~~~~~~~~~~~~~~~~~~~~~~~~~~~~~~~~~~~~~~~~~~Oklahoma's latest farm and ranch news
Your Update from Ron Hays of RON for Friday October 5, 2007!A service of Farm Credit of East Central Oklahoma, American Farmers and Ranchers & Midwest Farm Shows
-- Farm Bill Markup Delayed Until the Week of October 22nd- at least.
-- Finance Committee, after a delay, votes for Permanent Disaster Aid Package and More.
-- Bull Session on Ground Beef Recall- "We'll Learn from it"
-- Hundreds of Animals Shown- the Survivors Stand at Auction at the Tulsa state Fair
-- Watch Ron and Abby on Saturday's In the Field!
-- Graphic Evidence of Being Mighty Dry in More and More Locations.
-- Check out the Right Side of the Dial and KOKC Radio- AM1520 for Ron on RON.
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Farm Bill Markup Delayed Until the Week of October 22nd- at least.
~~~~~~~~~~~~~~~~~~~~~~~~~~~~~~~~~~~~~~~~~~While meetings are being held in small clusters of the Agriculture Committee- mostly among Democrats- The Chairman of the Committee, Tom Harkin of Iowa admitted defeat in getting a farm bill deal done before Columbus Day- and is now looking at the week of October 22nd as the next opportunity to take up the mark up process in an open Committee session.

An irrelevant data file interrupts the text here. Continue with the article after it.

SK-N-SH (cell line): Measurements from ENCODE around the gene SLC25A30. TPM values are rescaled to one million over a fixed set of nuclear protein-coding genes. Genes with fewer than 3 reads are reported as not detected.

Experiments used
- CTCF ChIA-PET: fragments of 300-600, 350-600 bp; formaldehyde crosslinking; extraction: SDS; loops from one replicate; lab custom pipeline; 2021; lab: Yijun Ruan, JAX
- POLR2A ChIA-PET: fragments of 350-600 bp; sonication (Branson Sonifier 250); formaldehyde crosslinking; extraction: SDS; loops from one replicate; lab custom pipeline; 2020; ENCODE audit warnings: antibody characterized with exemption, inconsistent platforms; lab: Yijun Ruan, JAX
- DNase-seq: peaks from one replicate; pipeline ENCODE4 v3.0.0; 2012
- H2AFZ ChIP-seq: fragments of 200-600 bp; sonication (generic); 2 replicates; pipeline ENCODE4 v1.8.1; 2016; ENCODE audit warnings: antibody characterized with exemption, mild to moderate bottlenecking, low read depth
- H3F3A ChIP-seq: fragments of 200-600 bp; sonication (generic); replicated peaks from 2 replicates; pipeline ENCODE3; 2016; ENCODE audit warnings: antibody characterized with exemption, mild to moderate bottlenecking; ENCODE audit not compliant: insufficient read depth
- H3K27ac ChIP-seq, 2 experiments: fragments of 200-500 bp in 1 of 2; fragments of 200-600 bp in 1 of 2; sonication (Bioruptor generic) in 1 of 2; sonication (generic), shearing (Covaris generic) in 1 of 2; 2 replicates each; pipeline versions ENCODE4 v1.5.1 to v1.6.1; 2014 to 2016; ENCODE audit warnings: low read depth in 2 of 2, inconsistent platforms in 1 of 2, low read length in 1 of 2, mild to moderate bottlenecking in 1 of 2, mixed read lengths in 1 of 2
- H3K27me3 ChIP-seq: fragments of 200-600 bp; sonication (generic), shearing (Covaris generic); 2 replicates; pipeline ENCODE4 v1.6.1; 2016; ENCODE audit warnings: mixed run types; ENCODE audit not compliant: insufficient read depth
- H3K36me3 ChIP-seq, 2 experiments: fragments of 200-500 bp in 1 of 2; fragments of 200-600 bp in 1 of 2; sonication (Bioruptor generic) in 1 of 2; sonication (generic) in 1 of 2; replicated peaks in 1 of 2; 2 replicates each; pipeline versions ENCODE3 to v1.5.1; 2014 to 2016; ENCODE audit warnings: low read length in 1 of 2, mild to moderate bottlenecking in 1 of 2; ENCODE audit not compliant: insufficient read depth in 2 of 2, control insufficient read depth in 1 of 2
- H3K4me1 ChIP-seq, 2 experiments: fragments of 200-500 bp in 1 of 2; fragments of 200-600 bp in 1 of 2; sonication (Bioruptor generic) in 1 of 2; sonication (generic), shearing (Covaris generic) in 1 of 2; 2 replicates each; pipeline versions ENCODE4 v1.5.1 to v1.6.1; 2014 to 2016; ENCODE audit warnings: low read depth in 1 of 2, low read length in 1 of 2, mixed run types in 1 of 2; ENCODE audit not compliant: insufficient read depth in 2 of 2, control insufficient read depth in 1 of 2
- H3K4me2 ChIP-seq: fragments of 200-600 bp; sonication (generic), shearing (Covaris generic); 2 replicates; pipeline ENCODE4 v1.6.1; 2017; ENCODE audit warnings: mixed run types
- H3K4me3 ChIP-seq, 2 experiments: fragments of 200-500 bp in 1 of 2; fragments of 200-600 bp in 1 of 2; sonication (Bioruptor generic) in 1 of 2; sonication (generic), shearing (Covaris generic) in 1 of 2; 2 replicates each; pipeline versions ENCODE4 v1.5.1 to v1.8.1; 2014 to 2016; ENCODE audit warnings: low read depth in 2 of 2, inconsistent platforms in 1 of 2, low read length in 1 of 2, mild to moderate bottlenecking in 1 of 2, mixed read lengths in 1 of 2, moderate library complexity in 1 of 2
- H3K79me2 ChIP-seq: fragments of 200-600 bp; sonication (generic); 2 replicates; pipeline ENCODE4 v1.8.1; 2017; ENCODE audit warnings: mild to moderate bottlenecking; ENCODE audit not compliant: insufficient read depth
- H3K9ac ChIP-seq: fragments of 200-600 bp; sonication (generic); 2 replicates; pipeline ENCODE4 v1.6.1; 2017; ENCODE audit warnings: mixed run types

The Senator did get good news from the Finance Committee in that they found as much as 16 billion dollars in additional monies to spend above the current baseline on the 2007 Farm Bill- although he doesn't like how many of those dollars are proposed to be spent.
The questions now line up like dominoes- Can Senator Harkin pull his Committee together to write a policy to take to the floor- will there be floor time in early November on the Senate Floor?- and if a measure does pass the Senate, can a Conference Committee come to a deal on allocation of scarce resources that more people than ever before are fighting for? It is possible that we could still see a Farm Bill on President Bush's desk by Christmas- but the odds get longer with every week that slips under the bridge.